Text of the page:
What you can do if your landlord tries to evict you while you are in prison.
Reasons you can be evicted
If you have been sent to prison, you could be at risk of losing your home.
Your landlord may try to evict you if it appears that you have abandoned the property or no longer occupy it as your only or main home.
This can happen without giving you or the court any reasons. The landlord just has to give you a notice to quit of at least 28 days. It can be sent to your home, even after you have left.
You can also be evicted for rent arrears, whether they built up before or after you were sent to prison. Or you could lose your home because of your own or a family member's criminal or antisocial behaviour.
Your right to stay in your home depends on your tenancy agreement.
Use Shelter's tenancy checker to find out what type of tenancy you have
Eviction from a private tenancy
Most private tenants have an assured shorthold tenancy and can be evicted easily with 2 months' notice.
If you have this tenancy type, you can also be evicted:
- for rent arrears
- if you have abandoned the property or no longer occupy it as your sole or main home
- for using the property for immoral or illegal purposes such as selling drugs or allowing someone else to do so, or
- for causing nuisance or annoyance to neighbours
Eviction other private tenants
Different rules apply if you have another type of private tenancy.
If you are a regulated tenant (with a tenancy that started before 15th January 1989), you may have more rights than other private tenants.
Get specialist legal advice if you have a regulated tenancy and are being evicted
If you have an assured tenancy, you have some protection from eviction. You usually can't be evicted until your landlord has gone to court and the court has agreed to the eviction.
If you share your home with your landlord, you are probably a lodger and might only be entitled to reasonable notice.
Council and housing association tenants
Most council tenants have a secure tenancy.
If you are sent to prison for any length of time, you might risk being evicted from a secure tenancy for:
- rent arrears
- subletting the whole property without permission
- no longer living in the property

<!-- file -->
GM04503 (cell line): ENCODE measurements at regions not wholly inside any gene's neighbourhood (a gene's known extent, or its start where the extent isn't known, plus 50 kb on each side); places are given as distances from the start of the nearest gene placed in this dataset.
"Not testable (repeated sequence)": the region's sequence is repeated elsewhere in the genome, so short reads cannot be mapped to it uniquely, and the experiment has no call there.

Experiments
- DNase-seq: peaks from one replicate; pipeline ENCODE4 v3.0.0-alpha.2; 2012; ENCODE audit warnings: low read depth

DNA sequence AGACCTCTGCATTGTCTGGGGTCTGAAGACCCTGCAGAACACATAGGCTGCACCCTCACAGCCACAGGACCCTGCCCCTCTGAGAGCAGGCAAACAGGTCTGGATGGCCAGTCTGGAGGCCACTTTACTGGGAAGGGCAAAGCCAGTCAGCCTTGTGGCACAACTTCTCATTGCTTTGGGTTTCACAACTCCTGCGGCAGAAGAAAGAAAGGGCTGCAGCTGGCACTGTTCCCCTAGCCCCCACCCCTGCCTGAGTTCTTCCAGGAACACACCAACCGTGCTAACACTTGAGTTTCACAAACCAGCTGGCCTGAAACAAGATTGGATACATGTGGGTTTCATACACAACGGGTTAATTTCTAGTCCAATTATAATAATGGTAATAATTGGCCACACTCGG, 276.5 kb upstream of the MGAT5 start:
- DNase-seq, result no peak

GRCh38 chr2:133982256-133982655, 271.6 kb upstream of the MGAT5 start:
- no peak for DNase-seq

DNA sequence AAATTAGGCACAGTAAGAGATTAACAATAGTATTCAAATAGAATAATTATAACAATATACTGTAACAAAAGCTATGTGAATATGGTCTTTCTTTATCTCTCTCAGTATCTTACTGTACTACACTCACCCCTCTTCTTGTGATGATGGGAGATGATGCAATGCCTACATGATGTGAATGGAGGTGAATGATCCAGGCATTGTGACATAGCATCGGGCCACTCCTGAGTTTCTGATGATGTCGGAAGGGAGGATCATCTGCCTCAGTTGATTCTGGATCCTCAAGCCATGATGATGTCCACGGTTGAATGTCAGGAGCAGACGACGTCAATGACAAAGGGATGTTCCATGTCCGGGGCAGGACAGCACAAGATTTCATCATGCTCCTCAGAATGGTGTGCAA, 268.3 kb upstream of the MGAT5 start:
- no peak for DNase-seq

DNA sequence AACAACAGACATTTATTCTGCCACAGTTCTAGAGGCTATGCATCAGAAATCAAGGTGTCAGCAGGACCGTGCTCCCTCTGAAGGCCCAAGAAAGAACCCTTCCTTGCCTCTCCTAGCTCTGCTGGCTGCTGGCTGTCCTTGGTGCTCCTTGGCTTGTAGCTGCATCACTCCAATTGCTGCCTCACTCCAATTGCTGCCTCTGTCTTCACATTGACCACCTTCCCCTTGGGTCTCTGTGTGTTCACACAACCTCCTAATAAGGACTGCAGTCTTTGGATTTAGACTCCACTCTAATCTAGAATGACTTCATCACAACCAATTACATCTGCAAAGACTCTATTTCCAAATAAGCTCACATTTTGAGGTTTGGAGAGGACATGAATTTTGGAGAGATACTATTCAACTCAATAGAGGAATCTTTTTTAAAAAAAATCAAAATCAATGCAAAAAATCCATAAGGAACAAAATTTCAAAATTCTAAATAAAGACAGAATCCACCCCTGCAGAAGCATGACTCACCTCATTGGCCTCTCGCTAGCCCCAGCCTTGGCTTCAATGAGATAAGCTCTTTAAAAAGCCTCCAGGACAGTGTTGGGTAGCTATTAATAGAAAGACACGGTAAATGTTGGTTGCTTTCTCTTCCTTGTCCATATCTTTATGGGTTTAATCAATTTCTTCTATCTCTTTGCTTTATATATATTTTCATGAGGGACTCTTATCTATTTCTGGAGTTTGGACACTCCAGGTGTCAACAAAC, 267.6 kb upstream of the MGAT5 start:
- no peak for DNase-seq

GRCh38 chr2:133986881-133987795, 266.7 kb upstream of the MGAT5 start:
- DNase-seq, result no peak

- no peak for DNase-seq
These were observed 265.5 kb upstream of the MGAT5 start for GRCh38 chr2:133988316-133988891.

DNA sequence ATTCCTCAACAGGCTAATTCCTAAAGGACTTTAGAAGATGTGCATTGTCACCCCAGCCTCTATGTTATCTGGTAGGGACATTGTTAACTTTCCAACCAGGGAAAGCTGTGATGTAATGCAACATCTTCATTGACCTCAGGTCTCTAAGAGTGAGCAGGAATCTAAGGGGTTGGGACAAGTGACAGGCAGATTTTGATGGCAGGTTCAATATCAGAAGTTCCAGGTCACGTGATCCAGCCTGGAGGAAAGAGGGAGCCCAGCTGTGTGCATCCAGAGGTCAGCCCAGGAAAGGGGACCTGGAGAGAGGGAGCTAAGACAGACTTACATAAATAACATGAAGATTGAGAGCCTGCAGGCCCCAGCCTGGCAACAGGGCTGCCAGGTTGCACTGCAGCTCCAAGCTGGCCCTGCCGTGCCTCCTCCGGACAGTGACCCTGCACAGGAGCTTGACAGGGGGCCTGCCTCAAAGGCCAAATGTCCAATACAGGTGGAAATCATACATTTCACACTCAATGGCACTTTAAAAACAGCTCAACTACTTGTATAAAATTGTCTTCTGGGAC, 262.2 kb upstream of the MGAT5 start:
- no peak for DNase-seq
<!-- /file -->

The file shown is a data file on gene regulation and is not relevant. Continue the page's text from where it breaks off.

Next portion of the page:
Your landlord must send you the correct notice and get a court order before you can be evicted you from a secure tenancy.
You can be evicted fairly easily if you have one of these council or housing association tenancies:
- an introductory council tenancy
- a starter tenancy with a housing association
- a demoted council tenancy
- a demoted housing association tenancy
How to avoid eviction
You may not be entitled to any help from the council if you are homeless after release if you don't you try to do everything you can to:
- avoid being evicted
- make sure you have alternative accommodation when you are released
Remember that the landlord must follow the rules to evict you. If they do not, they could be illegally evicting you.
Keep in touch
You will need to decide whether you want to inform your landlord you are in prison. If you do, letters can be sent directly to you so you can be kept aware of any action that is taken to evict you.
Alternatively, ask a friend, family member or support worker to regularly collect your post and send it to you.
Go to court
If you end up going to court to defend your eviction, you may be able to argue to keep your home if you can show you:
- intend to return to your home within a reasonable period, or
- your possessions remain in the property
- the rent is being paid
- will be living there while on temporary release
- plan to spend time in the property as part of a Home Detention Curfew
Apply for money to help with rent
You must make sure that the rent is paid while you're in prison. If you don't pay your rent you could be evicted for rent arrears.
You may be eligible for housing benefit to help pay the rent.
Get advice immediately if you have been threatened with eviction. Ask an adviser in your prison for help or use Shelter's directory to find a local advice centre.
Last updated 09 May 2017 | © Shelter
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